shoulder surfing
pp. Stealing a computer password or access code by peeking over a person's shoulder while they type in the characters.
Other Forms
Telephone companies say they put a dent in this 'shoulder surfing' by furnishing pay phones with automatic card readers as well as plastic shields and other measures to obstruct the view of potential thieves.
—Jayson Blair, “Arrests Reveal New Way to Steal Phone Card Data,” The New York Times, July 04, 1998
"Shoulder surfing" is the term for someone who stands behind a customer and looks over his or her shoulder, sometimes using binoculars, to discover the customer's secret code.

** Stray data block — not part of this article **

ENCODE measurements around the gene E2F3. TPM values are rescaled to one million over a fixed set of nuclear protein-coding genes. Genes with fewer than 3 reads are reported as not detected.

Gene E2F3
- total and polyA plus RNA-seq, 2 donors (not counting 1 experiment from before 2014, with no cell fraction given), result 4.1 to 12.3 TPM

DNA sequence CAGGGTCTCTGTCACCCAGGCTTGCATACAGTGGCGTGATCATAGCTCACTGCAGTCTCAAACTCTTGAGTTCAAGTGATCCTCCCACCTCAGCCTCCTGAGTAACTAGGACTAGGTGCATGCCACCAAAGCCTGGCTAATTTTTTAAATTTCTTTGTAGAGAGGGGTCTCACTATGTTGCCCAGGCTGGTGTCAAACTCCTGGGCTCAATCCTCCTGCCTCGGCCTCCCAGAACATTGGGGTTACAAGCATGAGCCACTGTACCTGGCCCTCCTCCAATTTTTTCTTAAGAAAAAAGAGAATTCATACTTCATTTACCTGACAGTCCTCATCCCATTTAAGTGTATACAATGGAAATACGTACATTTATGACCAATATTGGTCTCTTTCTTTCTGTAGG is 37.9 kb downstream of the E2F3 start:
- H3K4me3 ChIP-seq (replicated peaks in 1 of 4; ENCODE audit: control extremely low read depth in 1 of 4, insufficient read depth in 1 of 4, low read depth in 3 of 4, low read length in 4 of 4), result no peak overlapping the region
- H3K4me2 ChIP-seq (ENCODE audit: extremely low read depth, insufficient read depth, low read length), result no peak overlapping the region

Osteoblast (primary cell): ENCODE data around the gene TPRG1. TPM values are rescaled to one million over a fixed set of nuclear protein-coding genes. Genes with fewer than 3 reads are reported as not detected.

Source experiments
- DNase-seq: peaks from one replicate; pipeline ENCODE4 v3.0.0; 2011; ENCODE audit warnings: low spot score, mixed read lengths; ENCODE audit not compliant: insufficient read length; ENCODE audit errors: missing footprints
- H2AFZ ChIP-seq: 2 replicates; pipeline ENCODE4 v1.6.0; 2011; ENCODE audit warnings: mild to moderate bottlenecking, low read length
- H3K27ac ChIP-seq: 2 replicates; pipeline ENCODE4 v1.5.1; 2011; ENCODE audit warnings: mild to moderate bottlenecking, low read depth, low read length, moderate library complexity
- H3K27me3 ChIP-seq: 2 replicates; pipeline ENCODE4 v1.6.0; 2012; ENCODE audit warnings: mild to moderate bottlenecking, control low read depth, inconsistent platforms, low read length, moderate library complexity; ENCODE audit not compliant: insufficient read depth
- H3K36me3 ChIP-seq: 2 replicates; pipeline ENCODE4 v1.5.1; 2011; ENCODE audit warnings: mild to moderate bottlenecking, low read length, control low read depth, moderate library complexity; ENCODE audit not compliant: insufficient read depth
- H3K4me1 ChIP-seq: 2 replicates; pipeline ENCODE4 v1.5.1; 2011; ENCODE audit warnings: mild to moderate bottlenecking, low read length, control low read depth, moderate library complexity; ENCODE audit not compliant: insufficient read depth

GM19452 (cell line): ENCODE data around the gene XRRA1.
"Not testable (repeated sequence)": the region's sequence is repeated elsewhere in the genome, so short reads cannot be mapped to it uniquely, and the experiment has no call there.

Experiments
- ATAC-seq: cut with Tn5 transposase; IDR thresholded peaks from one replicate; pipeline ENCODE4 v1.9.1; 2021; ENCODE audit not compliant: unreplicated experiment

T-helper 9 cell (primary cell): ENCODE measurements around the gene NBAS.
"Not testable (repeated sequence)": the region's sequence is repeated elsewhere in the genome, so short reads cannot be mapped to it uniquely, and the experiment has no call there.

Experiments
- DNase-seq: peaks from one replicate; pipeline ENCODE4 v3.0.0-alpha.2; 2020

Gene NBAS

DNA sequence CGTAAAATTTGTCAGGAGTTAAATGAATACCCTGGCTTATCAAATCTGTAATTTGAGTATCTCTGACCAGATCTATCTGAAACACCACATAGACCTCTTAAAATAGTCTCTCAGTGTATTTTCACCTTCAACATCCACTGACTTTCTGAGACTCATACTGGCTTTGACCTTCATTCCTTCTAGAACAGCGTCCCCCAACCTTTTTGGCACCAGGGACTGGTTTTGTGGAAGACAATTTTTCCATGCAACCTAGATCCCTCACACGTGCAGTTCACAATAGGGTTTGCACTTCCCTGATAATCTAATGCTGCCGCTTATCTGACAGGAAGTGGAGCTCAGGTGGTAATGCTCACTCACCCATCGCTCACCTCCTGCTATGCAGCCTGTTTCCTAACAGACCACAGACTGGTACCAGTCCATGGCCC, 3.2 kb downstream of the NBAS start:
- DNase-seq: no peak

—Michelle Levander, “ATM scams bring new meaning to term 'inside job,” San Jose Mercury News, February 26, 1989
1985 (earliest)
Shoulder surfing, the stealing of passwords by watching users sign on to systems at their terminals, is generally a ploy of employees. But Parker tells of a more ingenious variation of the technique. Juvenile computer hackers invaded the financial district of a major southern city by spying with binoculars on employees in adjacent buildings who were working at their computers and terminals. The youths were able to pick up passwords and log-on protocols t gain access to systems.
—Theresa Conlon, “Parker's guide to hackers' lexicon,” Computer Decisions, July 15, 1985
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